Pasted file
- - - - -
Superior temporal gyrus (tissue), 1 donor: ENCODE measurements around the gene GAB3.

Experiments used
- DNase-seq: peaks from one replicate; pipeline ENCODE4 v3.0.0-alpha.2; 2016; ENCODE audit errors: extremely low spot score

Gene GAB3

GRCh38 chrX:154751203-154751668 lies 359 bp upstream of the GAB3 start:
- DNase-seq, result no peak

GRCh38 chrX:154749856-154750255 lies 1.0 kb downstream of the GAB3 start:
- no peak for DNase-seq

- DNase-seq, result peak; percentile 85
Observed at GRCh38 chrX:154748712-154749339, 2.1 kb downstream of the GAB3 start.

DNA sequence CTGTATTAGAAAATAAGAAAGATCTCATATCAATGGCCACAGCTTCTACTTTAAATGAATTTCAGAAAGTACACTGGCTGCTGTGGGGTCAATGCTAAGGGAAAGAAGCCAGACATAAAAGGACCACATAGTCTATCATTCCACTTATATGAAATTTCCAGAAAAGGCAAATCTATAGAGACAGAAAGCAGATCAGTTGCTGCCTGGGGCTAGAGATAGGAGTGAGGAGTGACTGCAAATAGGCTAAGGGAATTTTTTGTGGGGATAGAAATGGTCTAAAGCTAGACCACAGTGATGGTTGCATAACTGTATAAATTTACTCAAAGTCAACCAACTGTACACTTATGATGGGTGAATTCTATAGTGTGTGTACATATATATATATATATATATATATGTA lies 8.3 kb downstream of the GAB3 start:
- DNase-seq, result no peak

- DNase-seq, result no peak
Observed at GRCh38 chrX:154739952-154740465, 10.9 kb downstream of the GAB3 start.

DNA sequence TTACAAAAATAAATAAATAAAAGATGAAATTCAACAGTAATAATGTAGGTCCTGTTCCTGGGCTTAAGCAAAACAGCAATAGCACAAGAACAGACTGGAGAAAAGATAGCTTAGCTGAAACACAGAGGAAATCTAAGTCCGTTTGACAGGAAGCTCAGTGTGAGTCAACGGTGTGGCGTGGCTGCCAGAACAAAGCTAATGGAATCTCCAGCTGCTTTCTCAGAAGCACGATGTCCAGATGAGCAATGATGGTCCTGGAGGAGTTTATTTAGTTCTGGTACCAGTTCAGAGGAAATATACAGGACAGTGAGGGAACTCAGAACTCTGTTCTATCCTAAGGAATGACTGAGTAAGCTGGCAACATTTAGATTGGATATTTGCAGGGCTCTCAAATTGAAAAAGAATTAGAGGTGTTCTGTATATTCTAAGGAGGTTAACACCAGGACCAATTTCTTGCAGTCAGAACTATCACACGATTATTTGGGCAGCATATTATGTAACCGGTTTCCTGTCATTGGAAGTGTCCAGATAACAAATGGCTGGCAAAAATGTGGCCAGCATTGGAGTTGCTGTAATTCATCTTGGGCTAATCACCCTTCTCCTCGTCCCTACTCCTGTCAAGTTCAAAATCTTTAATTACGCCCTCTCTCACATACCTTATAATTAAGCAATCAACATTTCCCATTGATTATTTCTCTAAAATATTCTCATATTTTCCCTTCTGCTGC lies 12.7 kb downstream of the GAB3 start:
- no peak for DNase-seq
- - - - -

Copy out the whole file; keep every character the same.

Superior temporal gyrus (tissue), 1 donor: ENCODE measurements around the gene GAB3.

Experiments used
- DNase-seq: peaks from one replicate; pipeline ENCODE4 v3.0.0-alpha.2; 2016; ENCODE audit errors: extremely low spot score

Gene GAB3

GRCh38 chrX:154751203-154751668 lies 359 bp upstream of the GAB3 start:
- DNase-seq, result no peak

GRCh38 chrX:154749856-154750255 lies 1.0 kb downstream of the GAB3 start:
- no peak for DNase-seq

- DNase-seq, result peak; percentile 85
Observed at GRCh38 chrX:154748712-154749339, 2.1 kb downstream of the GAB3 start.

DNA sequence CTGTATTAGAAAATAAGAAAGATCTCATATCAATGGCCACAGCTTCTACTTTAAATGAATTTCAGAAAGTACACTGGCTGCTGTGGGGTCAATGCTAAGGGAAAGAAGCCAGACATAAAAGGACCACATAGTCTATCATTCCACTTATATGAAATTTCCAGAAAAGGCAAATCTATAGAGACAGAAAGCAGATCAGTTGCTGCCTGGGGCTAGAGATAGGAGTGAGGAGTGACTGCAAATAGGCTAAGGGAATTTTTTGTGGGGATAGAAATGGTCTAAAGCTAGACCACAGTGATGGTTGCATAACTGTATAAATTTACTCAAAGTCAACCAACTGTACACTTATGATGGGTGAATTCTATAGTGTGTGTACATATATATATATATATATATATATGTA lies 8.3 kb downstream of the GAB3 start:
- DNase-seq, result no peak

- DNase-seq, result no peak
Observed at GRCh38 chrX:154739952-154740465, 10.9 kb downstream of the GAB3 start.

DNA sequence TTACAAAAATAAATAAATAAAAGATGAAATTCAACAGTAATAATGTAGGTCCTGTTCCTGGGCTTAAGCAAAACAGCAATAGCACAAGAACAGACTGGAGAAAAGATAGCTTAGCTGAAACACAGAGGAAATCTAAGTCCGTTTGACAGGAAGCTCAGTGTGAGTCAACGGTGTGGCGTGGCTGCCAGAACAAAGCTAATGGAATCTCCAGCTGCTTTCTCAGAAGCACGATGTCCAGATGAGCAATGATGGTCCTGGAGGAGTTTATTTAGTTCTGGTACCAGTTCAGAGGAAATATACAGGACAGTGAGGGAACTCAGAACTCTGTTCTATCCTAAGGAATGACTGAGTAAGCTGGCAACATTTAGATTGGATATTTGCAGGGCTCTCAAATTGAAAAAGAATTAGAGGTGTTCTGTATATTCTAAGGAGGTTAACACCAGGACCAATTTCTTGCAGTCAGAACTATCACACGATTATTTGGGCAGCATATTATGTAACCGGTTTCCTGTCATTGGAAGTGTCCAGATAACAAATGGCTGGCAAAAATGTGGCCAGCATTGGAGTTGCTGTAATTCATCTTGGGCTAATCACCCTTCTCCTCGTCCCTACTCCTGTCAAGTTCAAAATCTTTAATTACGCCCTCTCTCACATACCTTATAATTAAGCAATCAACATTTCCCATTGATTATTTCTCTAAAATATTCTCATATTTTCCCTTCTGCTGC lies 12.7 kb downstream of the GAB3 start:
- no peak for DNase-seq